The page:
N2N seminar: Developing methods and tools to annotate and explore genomes through “omics” data analysis and integration

Jun/18 11:00 - Jun/18 12:00
Jozef Schell seminar room Technologiepark 927 B-9052 Gent

Professor Hadi Quesneville
URGI - Unité de Recherche Génomique Info, genomics and bioinformatics research unit at Institut National de la Recherche Agronomique (INRA ), Versailles, France.

Thursday, June 18, 2015 - 11:00 to 12:00

Jozef Schell seminar room
Technologiepark 927
B-9052 Gent

The recent successes of new sequencing technologies allow today sequencing increasingly large genomes at reduced costs. Transposable elements (TEs) constitute the most structurally dynamic components and the largest portion of nuclear sequences of these large genomes, e.g. 85% of the maize genome (Schnable et al. 2009), and 88% of the wheat genome (Choulet et al. 2010). Therefore, TEs annotation should be considered a major task in these genome projects. However, this still remains a major challenge, since a good TE annotation relies critically on an expertly assembled reference sequence set, data that currently cannot be obtained in an automatic fashion. This crucial step is now a bottleneck for many genome analyses.
We scaled-up a repeat detection and an annotation pipeline, both part of the REPET package (Flutre et al. 2011, now at its v2.2 release). We applied new strategies, to cope with very large genomes such as the wheat. These strategies are iterative and can be summarized as follows. (i) Detection of the most easy to found TEs, with stringent parameters, to build a first TE library. They often corresponds to young TEs and the less degenerate ones. (ii) TE annotation and splicing of the corresponding sequences from the initial contigs. We then obtain a reduced genome sequence. (iii) Detection of the other TEs with sensitive parameters on the reduced genome sequence to build a second TE library. (iv) Annotation of the original contigs with the concatenation of the two TE libraries. The rational here is that these large genomes are mostly made of few TE families easy to found because present in number of copies. They will be detected in the first step and this will allow reducing the genome size by an important factor. Using this approach we were able to reduce the wheat 3B chromosome from 986Mbp to ~230Mbp, a reasonable size for a detection of TEs with sensitive parameters.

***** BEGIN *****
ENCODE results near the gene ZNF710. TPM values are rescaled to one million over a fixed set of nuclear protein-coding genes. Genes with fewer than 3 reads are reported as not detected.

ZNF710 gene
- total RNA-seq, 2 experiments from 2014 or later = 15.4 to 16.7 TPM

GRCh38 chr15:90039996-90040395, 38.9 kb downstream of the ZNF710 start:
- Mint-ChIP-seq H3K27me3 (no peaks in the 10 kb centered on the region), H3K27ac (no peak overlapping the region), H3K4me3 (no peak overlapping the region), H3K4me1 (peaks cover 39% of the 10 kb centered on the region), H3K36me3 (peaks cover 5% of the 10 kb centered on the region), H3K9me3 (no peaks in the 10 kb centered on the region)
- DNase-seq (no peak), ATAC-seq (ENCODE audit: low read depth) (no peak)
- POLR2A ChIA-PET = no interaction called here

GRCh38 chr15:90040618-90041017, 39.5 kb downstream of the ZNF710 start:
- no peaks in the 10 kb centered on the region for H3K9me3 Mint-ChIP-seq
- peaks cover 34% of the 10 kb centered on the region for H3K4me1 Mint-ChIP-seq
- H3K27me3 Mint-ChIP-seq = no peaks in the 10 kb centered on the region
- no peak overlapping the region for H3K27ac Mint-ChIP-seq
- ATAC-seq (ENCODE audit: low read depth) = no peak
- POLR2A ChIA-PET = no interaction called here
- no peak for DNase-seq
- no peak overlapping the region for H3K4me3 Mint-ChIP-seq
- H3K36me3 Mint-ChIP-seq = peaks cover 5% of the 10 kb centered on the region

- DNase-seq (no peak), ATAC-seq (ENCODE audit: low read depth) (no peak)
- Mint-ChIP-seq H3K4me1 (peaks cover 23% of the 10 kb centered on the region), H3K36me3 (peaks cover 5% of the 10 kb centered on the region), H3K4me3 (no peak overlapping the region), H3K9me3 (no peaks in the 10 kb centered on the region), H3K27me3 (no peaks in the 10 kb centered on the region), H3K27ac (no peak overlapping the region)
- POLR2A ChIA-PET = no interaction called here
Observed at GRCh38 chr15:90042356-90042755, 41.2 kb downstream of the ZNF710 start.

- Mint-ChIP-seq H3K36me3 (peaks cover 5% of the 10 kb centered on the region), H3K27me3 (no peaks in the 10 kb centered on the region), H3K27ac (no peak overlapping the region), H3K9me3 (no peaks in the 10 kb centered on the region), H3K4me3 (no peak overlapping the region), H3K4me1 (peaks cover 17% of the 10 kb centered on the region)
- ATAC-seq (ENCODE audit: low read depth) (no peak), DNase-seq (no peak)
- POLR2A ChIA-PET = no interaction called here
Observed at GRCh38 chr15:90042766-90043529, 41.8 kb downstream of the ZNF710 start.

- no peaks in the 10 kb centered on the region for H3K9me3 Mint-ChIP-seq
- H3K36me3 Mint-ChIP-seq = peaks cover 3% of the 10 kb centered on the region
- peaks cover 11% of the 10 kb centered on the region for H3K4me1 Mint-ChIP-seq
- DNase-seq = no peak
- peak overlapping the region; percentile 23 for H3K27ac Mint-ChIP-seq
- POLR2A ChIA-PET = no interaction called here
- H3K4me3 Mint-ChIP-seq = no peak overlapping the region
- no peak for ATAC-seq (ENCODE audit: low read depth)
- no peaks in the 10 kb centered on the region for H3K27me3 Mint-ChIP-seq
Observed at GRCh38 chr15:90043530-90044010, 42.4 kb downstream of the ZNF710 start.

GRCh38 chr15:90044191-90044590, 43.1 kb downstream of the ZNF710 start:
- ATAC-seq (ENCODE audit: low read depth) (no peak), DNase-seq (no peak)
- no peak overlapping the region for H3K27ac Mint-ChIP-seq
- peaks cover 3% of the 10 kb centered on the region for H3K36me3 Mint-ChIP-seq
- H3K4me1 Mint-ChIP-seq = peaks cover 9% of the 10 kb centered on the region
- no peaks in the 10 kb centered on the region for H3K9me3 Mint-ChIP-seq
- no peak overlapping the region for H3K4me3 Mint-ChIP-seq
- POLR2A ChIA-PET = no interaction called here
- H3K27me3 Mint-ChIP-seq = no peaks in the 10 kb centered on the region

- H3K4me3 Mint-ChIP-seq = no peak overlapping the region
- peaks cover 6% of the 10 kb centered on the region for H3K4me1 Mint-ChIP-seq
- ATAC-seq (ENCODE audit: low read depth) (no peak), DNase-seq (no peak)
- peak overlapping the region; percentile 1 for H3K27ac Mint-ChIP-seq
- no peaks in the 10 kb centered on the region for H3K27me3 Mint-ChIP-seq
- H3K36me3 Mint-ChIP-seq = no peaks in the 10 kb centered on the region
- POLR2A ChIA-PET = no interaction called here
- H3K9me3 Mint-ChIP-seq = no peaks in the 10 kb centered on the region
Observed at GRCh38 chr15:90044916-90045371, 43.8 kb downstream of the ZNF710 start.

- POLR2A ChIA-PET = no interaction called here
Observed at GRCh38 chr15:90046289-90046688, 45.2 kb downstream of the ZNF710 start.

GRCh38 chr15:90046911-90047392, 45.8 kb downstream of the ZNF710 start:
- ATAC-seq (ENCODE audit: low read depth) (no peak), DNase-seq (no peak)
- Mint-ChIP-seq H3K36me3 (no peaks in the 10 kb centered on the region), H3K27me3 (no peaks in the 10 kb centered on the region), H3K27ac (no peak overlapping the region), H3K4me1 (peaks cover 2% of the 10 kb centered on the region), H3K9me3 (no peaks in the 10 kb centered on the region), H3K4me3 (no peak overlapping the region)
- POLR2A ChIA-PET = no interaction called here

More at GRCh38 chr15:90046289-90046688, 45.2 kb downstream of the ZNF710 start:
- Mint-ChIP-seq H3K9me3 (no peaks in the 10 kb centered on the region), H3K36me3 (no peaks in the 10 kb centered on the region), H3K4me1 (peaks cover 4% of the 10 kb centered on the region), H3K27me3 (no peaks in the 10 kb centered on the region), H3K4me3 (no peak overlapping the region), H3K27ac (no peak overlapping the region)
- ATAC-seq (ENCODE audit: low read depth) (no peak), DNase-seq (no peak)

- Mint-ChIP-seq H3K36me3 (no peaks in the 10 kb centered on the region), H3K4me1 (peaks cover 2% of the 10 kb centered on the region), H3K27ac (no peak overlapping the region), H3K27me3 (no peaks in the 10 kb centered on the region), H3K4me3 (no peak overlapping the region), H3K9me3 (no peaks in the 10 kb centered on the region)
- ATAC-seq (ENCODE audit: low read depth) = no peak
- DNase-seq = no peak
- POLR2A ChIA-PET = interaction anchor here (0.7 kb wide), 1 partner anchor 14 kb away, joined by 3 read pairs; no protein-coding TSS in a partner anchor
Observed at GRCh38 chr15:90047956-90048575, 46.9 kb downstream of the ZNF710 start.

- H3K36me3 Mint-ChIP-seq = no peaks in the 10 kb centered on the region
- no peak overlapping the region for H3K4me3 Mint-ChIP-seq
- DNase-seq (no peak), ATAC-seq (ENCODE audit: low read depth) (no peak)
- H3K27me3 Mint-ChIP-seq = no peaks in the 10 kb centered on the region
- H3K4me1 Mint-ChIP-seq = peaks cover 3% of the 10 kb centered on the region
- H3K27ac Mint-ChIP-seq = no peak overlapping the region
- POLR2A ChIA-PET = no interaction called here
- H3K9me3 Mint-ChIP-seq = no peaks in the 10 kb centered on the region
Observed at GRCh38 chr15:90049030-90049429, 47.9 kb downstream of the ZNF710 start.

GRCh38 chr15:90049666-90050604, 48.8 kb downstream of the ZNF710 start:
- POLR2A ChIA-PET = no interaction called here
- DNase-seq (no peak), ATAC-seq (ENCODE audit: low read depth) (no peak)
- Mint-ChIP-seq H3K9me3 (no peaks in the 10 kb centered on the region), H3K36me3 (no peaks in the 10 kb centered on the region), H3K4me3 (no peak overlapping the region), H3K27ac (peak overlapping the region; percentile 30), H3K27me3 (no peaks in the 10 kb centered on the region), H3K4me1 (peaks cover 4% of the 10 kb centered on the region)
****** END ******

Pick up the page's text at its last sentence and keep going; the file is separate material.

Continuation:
With these tools and approaches we study genome complexity through the impact of transposable elements (TEs) and other repeats on genome structure, function and evolution. Hence, we found that the majority of the repeats found in the A. thaliana genome are rather ancient and likely to derive from the retention of fragments deposited by ancestral bursts that occurred early during the Brassicaceae evolution. We illustrate the way repeated sequences are composed by mutations towards genomic dark matter over time. Our results further suggest that the deleterious impact of repeats on gene expression as well as their regulation through small RNA-mediated pathways can last over prolonged periods. We show that a substantial pool of small RNAs corresponds to old repeats suggesting that repeat sequence divergence is accompanied by a diversifying population of small RNAs.

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